- Protesters have set up a tent city in the shadow of St Paul's Cathedral in London
- Demonstration inspired by the Occupy Wall Street movement in the United States
- Activists are calling for a completely new financial and political system
- Demonstrators say they will stay at the site until their demands are met
On the steps of St Paul's Cathedral, tourists gaze out over a tent city within the City, an impromptu encampment in the shadow of one of London's most enduring landmarks.
Below, the colorful canvas of more than 150 temporary shelters fills the gray sidewalk, and bright posters and banners festoon the statue of Queen Anne.
Hundreds of protesters began camping out near the cathedral on Saturday, after their attempts to occupy the London Stock Exchange failed.
Like many others which have demonstrated across the world in recent days, the group was inspired by the actions of the Occupy Wall Street movement in the United States, which took to the streets of New York more than a month ago.
The London collective was given a boost on Sunday when Giles Fraser, Canon Chancellor of St Paul's Cathedral, welcomed the protesters to the church grounds, after police blocked them from entering neighboring Paternoster Square.
The police are still here -- their vans line up alongside London's famous red double-decker buses in a nearby street. The officers inside are poised for action, but the peaceful nature of the protests so far means they have little to do but watch.
Finance workers in sharp suits wander past the protests, staring -- some bemused, others amused -- at the makeshift campsite which has sprung up in recent days.
Others ignore the flyers, placards and protesters as they hurry along, apparently assuming the fuss is nothing but a flash in the pan -- something those camped out are keen to disprove.
"We're staying forever," insists Bryn Phillips. "We're staying until the rector says we have to go, and he says we can stay, so we're staying until our demands are met."
Asked what those demands are, Phillips reels off a list which veers from the idealistic to the jokey, which his friend, artist and fellow protester Laura May, says "sounds like a Christmas wish list" -- and which suggests the campers may be here until well into the new year.
"We're a solidarity movement. We want to replace the G7 with the G-seven-billion, we want a global democracy: Government by the people, for the people, not by governments acting for the big banks," he says.
Historian Farhan Rasheed, who has been part of the protests since Saturday, and camped out at the site overnight, told CNN he was taking action to call for a new financial system.
"It's not that the system is broken -- it's going on exactly as it is supposed to: People buy, buy, buy, until they have homes full of stuff and no money, so they stop buying, sales go down, companies get into trouble and the economy crashes -- it happened in the 1990s, in the 1980s, in the 1970s. It's happening now, and it's going to get worse.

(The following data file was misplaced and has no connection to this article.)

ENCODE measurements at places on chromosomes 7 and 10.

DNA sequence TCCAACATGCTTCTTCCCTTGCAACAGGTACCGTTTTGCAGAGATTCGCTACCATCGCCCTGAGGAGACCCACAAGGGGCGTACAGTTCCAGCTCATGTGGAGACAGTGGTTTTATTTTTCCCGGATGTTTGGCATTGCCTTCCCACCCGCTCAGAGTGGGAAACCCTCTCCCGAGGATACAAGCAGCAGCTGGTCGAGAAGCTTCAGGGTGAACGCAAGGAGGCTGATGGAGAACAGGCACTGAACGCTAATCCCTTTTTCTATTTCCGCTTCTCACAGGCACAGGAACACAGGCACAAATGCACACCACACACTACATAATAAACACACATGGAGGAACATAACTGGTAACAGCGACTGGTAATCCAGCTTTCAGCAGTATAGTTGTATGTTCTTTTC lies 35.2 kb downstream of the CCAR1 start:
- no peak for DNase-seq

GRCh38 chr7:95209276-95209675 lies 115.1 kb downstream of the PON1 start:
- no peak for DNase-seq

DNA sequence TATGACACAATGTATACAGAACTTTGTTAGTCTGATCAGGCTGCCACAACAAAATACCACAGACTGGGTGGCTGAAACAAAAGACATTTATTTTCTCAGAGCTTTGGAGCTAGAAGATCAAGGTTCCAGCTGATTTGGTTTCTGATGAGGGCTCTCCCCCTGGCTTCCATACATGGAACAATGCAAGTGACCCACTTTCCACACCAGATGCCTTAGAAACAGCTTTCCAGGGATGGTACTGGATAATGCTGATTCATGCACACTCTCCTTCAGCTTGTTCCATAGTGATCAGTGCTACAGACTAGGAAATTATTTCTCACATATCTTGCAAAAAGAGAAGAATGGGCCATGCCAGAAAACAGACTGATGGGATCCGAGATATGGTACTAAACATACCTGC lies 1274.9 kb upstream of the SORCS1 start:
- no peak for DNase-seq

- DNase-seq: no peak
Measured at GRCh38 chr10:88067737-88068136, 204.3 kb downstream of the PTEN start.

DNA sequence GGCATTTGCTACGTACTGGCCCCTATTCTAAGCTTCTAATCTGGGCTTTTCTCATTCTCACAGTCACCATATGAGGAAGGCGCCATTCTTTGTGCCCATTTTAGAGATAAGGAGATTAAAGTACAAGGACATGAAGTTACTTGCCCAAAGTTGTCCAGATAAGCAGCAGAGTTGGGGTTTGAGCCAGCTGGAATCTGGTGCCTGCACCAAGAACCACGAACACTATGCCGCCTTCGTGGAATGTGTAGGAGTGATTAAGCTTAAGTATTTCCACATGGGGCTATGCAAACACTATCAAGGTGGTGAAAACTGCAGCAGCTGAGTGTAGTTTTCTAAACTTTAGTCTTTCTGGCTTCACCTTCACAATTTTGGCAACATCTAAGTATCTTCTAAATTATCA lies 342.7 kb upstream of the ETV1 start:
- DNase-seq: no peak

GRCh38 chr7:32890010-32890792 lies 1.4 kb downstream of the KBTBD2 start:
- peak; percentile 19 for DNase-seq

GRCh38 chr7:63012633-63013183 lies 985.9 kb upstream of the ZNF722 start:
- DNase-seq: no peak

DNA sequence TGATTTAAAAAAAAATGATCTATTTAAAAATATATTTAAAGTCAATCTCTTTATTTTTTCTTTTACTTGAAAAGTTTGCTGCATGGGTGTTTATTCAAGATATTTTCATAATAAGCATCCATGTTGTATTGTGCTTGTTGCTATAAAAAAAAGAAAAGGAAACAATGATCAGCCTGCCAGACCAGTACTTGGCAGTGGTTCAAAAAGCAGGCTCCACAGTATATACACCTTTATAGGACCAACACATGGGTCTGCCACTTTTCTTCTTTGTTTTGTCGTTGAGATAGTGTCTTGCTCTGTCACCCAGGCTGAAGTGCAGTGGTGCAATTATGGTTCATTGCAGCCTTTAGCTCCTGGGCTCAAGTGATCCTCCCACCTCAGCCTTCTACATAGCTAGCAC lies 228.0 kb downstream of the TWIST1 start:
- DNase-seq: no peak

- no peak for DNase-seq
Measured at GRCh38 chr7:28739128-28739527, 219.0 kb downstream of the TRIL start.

"The system needs to change. We need to focus not on big profits, not on the headline figures, but on what they mean to people's lives.
"I work in schools, and the kids are terrified -- they really don't like the generation above, they think 'You've screwed us.' They are left with no opportunities, but they are the ones who are having to pick up the costs.
"It is manifestly unfair, but the mood seems to be changing. This morning we greeted the people coming to work at the Stock Exchange, and there were lots of people saying "We're with you.""
"We are part of a global movement of people who are fed up with the current system," says session musician and builder James Banks, who traveled from his home in Birmingham to take part in the protests.
"We have a sickening feeling in our stomach at the way things are, and at the way humans are enslaved."
Banks plans to stay at the camp for at least a week, and says he has been pleasantly surprised by the reactions of passers-by to the camp.
"There is a real atmosphere of fun and of camaraderie not just between us, but between us and the public. There's been hardly any hostility, people have been donating food -- one guy told me "I just wish I had the balls to do this.""
German tourist Anja Kloos, who stopped by the tent village after visiting St Paul's Cathedral with her family, said she was impressed by the protests.
"I know England has been badly hit by the economic crisis, and people here have lost their jobs, so I think it's great that people have come out onto the streets.
"It is becoming a global thing, thanks to the internet and YouTube and Facebook -- and it is in America too, though they aren't so famous for demonstrating -- we're normally better at it in Germany."
Not everyone is so positive.
"They've obviously got a lot of time on their hands," says one city worker, dismissively. "I don't think a lot of it, but at least they're peaceful."
"I'm just amused by it really," says another, who has been watching the protesters discussions. "They've got nothing better to do, I suppose."
But 71-year-old retiree David Norman told CNN that taking part in the protests was a question of ethics, saying that protesters across the globe were calling world governments to account.
"The U.S. started this, and now it's gone global, to more than 80 countries. God bless America for that! But get your act together, for goodness sake, or else the people will make you."